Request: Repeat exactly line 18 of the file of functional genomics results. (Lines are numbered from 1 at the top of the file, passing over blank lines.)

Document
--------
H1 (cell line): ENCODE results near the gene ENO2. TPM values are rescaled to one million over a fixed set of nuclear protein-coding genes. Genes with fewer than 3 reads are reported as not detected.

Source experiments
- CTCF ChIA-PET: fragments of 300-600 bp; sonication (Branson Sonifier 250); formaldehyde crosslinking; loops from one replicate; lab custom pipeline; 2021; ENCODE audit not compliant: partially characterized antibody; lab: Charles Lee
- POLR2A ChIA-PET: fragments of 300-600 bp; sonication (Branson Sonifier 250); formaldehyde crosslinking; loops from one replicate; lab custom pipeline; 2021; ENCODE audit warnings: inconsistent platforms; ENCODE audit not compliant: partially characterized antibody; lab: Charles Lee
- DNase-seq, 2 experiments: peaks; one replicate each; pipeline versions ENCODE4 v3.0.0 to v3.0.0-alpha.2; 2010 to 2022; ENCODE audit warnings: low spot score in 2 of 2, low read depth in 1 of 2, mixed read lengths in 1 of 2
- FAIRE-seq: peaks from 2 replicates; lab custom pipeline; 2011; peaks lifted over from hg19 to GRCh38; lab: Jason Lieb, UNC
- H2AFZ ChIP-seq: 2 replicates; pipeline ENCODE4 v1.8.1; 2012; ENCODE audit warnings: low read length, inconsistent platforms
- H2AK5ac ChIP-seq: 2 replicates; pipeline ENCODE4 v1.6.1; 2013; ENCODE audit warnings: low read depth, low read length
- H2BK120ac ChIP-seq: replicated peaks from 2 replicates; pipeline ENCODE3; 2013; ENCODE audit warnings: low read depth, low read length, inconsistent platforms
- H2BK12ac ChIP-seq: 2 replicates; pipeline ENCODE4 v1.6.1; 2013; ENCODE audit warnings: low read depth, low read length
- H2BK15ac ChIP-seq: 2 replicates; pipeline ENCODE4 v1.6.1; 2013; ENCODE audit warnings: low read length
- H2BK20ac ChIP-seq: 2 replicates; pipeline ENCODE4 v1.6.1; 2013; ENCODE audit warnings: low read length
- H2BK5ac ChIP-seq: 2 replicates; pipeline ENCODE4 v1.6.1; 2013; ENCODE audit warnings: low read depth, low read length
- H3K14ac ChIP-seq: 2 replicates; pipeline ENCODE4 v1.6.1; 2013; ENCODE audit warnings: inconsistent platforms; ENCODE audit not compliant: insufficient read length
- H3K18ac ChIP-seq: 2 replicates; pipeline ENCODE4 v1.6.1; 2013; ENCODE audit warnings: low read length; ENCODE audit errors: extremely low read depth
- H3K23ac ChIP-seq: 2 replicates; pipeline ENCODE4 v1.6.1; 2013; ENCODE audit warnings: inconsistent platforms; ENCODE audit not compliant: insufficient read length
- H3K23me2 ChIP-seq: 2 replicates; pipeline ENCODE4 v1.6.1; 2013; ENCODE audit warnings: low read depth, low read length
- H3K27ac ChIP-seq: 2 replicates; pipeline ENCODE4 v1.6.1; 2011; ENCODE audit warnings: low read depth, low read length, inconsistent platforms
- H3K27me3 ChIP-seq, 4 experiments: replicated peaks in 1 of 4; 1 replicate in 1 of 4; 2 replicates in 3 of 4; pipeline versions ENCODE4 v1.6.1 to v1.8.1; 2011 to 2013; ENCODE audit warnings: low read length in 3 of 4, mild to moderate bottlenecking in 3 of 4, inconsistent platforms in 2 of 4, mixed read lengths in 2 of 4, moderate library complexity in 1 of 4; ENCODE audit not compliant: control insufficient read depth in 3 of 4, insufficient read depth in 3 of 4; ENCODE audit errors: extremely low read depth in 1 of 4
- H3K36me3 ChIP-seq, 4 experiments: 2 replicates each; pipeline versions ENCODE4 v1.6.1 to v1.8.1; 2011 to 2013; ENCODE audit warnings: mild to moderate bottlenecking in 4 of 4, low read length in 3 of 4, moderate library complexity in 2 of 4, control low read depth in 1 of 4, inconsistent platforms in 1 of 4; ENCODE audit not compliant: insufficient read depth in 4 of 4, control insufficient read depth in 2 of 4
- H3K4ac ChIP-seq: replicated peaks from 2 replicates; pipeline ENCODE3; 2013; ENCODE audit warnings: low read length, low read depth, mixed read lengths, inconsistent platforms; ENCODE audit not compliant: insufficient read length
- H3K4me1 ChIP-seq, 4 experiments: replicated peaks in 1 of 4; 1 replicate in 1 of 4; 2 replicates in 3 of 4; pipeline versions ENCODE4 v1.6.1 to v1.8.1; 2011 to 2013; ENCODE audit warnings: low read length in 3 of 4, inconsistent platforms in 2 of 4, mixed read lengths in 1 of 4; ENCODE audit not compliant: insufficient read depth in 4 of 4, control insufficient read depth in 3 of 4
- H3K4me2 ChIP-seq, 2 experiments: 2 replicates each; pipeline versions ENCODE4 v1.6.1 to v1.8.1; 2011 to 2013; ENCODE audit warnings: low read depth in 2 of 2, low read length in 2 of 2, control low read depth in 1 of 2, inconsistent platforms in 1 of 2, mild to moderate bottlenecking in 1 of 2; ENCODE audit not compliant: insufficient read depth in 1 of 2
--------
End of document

- H3K27ac ChIP-seq: 2 replicates; pipeline ENCODE4 v1.6.1; 2011; ENCODE audit warnings: low read depth, low read length, inconsistent platforms